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Henry Wadsworth Longfellow, ed. Poems of Places: An Anthology in 31 Volumes.
Scotland: Vols. VI–VIII. 1876–79.

Craigcrook Castle

Craigcrook Castle

By Gerald Massey (1828–1907)

A HAPPY island in a sea of green,

Smiling it lies beneath the azure heaven,

Well pleased, and conscious that each wave and wind

Is tempered kindly or with blessing rich;

And all the quaint cloud-messengers that come

Voyaging the blue glory’s summer sea

In barks of beauty, built o’er the powdery pearl,

Soft, shining, sumptuous, blown by languid breath,

Touch tenderly, or drop with ripeness down.

Spring builds her leafy nest for birds and flowers,

And folds it round luxuriant as the vine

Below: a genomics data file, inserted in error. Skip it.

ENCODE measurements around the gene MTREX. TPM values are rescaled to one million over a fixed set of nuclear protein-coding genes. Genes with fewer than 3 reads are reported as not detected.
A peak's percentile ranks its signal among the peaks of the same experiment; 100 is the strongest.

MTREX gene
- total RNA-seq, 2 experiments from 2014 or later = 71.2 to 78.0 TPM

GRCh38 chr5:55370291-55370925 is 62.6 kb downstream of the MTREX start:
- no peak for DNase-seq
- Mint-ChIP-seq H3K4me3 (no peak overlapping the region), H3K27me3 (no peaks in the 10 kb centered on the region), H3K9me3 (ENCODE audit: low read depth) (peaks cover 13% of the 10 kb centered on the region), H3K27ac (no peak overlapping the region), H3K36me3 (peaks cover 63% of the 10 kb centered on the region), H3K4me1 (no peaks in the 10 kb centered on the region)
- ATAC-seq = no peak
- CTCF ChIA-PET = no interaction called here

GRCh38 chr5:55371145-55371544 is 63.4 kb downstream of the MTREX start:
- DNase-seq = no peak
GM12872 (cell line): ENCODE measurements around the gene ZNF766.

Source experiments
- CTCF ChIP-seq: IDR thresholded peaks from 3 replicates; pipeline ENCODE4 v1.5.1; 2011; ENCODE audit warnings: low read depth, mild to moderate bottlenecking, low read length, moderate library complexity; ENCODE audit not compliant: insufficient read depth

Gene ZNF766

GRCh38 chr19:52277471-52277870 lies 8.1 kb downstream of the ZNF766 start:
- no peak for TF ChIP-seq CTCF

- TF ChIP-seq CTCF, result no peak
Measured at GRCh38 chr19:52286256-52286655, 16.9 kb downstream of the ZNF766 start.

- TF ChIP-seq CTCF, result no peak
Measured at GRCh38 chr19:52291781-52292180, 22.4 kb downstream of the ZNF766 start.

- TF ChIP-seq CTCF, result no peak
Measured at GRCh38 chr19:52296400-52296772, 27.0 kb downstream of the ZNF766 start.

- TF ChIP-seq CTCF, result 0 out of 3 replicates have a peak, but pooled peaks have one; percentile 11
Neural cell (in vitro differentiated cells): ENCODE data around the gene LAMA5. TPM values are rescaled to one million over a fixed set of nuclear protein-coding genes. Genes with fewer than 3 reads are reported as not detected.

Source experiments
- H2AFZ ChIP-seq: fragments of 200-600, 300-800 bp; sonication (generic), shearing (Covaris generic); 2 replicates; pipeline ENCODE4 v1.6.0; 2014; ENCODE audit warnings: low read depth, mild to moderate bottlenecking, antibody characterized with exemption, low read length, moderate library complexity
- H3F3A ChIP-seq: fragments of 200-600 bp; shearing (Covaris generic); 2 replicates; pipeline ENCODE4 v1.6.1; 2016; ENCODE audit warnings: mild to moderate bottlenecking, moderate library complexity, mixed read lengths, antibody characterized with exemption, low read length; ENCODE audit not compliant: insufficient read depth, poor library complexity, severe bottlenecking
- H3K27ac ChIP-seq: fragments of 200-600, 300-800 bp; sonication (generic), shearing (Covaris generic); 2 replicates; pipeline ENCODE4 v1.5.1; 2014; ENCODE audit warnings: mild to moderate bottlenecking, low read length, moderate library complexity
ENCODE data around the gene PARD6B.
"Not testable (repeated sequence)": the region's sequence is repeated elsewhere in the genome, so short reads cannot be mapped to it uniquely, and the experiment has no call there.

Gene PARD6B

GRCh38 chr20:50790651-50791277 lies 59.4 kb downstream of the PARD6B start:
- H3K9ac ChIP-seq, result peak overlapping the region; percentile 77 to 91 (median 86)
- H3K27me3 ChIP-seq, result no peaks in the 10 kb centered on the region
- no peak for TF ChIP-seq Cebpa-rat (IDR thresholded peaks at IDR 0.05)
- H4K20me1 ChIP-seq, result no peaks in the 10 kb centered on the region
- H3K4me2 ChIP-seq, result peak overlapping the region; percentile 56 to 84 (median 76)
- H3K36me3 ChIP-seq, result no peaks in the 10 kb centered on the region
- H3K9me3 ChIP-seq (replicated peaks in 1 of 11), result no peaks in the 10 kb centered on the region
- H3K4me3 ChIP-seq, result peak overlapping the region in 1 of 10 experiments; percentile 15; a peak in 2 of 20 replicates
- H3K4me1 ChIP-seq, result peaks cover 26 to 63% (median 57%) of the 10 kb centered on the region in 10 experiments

Whose grapes are ripe with wine of merry cheer,

The Summer burns her richest incense there,

Swung from the censers of her thousand flowers;

Brown Autumn comes o’er seas of glorious gold;

And there old Winter keeps some greenth of heart,

When on his head the snows of age are white.

Mid glimpsing greenery at the hill-foot stands

The castle with its tiny town of towers:

A smiling martyr to the climbing strength

Of ivy that will crown the old bald head,

And roses that will mask him merry and young,

Like an old man with children round his knees.

With cups of color reeling roses rise

On walls and bushes, red and yellow and white;

A dance and dazzle of roses range all round.

The path runs down and peeps out in the lane

That loiters on by fields of wheat and bean,

Till the white-gleaming road winds city-ward.

Afar, in floods of sunshine blinding white,

The city lieth in its quiet pride,

With castled crown, looking on towns and shires,

And hills from which cloud-highlands climb the heavens:

A happy thing in glory smiles the Firth;

Its flowing azure winding like an arm

Around the warm waist of the yielding land.